A bevy of British actors, most sporting American accents, are being yanked across the pond and into U.S. prime time this fall.
"Everybody's going!" exclaims Sophia Myles as she waited, bags packed, for her work visa to arrive.
The British beauty's movie credits include Isolde in the historical romance "Tristan & Isolde" and the upcoming sci-fi action film "Outlander." But now she's reporter Beth Turner in "Moonlight," the vampire-themed crime series premiering on CBS Sept. 28.
Kevin McKidd wasn't "going to do it" when first offered the role of time-traveling American journalist Dan Vassar in "Journeyman," debuting on NBC Sept. 24. But Liam Neeson, with whom he worked on the movie "Kingdom of Heaven," took him aside and suggested he "rethink."
He did, and now the Scottish actor, familiar to HBO viewers as Lucius Vorenus in the historical drama "Rome," has moved his family to Los Angeles. "Luckily I have a brave wife who knows the game. It's a gamble, but then this life always is," he says.
"It's a big commitment to say ‘Yes' to something that could be for potentially five years," says Damian Lewis, whose TV credits include HBO's "Band of Brothers."
But the Londoner has made that commitment, signing on as Charlie Crews, an L.A. cop freed after years of wrongful imprisonment in the NBC series "Life," debuting Sept. 26.
New 'Bionic Woman' is British
Also premiering that night is NBC's remake of the sci-fi series "Bionic Woman," starring British actress Michelle Ryan. She's little known in the U.S. but famous at home after appearing in more than 300 episodes of the popular BBC soap "EastEnders."
Lancashire-born Anna Friel plays Charlotte "Chuck" Charles in ABC's raising-the-dead crime series "Pushing Daisies," premiering Oct. 3.
Lena Headey, born in Bermuda but raised in Yorkshire, is the title star of ABC's midseason series "The Sarah Connor Chronicles," the further exploits of the heroine in "The Terminator" film franchise.
Also planned for midseason is CBS' free-love drama "Swingtown," in which Jack Davenport (Commodore James Norrington in the "Pirates of the Caribbean" movies) plays one of the husbands, Bruce Miller.
"They don't really care where you are from as long as you do the job," says Julian Ovenden, who after working in England in popular series like "Foyle's War," took on the challenge of coming to America a few years ago to audition during Hollywood's frenzied pilot season.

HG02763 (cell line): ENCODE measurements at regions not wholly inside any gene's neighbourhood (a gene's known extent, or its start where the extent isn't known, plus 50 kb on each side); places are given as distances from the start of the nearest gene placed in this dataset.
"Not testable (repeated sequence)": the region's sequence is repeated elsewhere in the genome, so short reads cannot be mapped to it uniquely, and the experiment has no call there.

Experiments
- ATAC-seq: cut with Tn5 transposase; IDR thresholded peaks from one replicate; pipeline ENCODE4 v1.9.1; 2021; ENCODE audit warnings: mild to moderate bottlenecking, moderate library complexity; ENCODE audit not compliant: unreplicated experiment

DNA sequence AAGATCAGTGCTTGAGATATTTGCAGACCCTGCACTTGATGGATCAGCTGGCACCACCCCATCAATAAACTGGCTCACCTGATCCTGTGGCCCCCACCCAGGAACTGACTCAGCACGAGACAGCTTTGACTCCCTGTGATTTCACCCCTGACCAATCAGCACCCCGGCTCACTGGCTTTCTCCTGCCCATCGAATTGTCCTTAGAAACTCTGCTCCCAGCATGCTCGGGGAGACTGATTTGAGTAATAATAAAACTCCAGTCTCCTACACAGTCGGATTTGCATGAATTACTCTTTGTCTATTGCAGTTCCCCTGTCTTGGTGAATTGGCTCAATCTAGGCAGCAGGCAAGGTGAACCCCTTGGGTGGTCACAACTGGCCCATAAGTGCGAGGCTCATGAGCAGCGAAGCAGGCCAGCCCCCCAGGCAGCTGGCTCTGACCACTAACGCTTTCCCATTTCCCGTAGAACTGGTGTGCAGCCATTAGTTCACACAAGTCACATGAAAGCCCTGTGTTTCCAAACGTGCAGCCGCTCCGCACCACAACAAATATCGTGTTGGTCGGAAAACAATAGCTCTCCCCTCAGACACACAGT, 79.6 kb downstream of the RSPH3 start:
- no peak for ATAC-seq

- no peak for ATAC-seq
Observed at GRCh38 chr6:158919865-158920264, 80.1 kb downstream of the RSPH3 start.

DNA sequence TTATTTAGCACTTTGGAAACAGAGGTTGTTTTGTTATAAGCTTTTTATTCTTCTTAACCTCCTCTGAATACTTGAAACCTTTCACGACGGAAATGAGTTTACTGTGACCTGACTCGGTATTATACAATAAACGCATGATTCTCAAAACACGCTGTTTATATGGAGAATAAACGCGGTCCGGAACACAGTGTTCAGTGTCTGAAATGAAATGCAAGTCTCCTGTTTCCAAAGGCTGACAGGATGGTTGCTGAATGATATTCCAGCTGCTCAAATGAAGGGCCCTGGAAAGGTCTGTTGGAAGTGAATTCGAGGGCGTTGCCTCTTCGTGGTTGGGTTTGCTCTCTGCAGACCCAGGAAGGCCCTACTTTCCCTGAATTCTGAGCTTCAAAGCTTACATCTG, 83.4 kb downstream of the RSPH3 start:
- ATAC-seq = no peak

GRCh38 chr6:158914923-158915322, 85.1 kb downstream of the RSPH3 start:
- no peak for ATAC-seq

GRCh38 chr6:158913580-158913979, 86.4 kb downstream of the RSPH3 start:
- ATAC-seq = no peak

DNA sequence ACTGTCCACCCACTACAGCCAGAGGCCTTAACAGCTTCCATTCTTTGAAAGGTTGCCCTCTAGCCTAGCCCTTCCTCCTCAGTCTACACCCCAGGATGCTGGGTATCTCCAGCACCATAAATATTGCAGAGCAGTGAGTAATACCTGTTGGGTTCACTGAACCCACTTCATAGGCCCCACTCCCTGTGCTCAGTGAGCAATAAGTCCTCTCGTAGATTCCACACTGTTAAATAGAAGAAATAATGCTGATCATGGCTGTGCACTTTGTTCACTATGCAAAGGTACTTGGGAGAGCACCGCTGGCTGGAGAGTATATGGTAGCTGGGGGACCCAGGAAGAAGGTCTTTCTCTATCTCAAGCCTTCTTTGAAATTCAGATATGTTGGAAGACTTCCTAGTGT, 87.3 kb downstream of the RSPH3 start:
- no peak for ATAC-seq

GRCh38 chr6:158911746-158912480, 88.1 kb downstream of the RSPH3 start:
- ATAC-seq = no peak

He found it "tough," but eventually landed on the short-lived WB series "Related." Now he's smoothing his American accent to play love-interest Eric Burden in ABC's sexy career-girl series "Cashmere Mafia," premiering Nov. 27.
Ed Westwick, 20, came to Los Angeles earlier this year for "my first crack at pilot season." Now he's Chuck, one of the teenagers in the prep-school drama "Gossip Girl," premiering Sept. 19 on the CW, which is always eager for fresh young talent.
Teenage musician Calvin Goldspink was picked for the CW's "Life Is Wild," premiering Oct 7. But he won't need a dialogue coach, as he's playing a Brit named Oliver in the youth-oriented family drama.
British actors say they're attracted to American prime time for several reasons.
"There's not really a film industry in England and the quality of TV in America is so high," says Myles, noting the tradeoff for having to spend time away from family and friends.
"U.K. TV is being dumbed down a lot," notes Lewis, adding that when you do a U.S. network show "you are part of an enormous studio system and have that feeling of being in a much larger community than in England."
Ovenden puts it another way: "TV in America has more ambition."
But why is U.S. television inviting the British over in the first place? Theories abound.
Some insiders suggest it might have to do with the success of Hugh Laurie, once best known as the utterly English Bertie Wooster but now Emmy-nominated for portraying the acerbic American medic in the highly rated Fox series "House."
Or maybe British talent is "just cheaper," teases Headey, who recently settled into a not-so-cheap new home in the Hollywood Hills.
Or it could be the appeal of the British style of acting, theorizes Westwick, who recalls one Hollywood casting director telling him that "American actors think about their face and their voice, but don't use their bodies enough."
McKidd notes the British invasion is probably just "coincidence, as everybody's story about how they got here is very different."
Myles got a letter "on proper Warner Bros. stationery" inviting her to take the "Moonlight" role after the studio decided to recast the pilot.
Ryan sent in an audition tape. "I really didn't expect to get it," she says, "though I knew my accent was good."
Robinson snagged the "New Amsterdam" role with a live audition. "The world is getting smaller and producers really cast a wider net," she says.
David Eick, executive producer of "Bionic Woman," says the proliferation of British stars this season isn't about "U.K. actors over American" but more likely due to a move away from the trend of casting big name TV stars or established movie stars new to TV.
"It's tilting back in the other direction, he says, "to the realization that TV is a star-making medium and fresh faces and new blood can break through."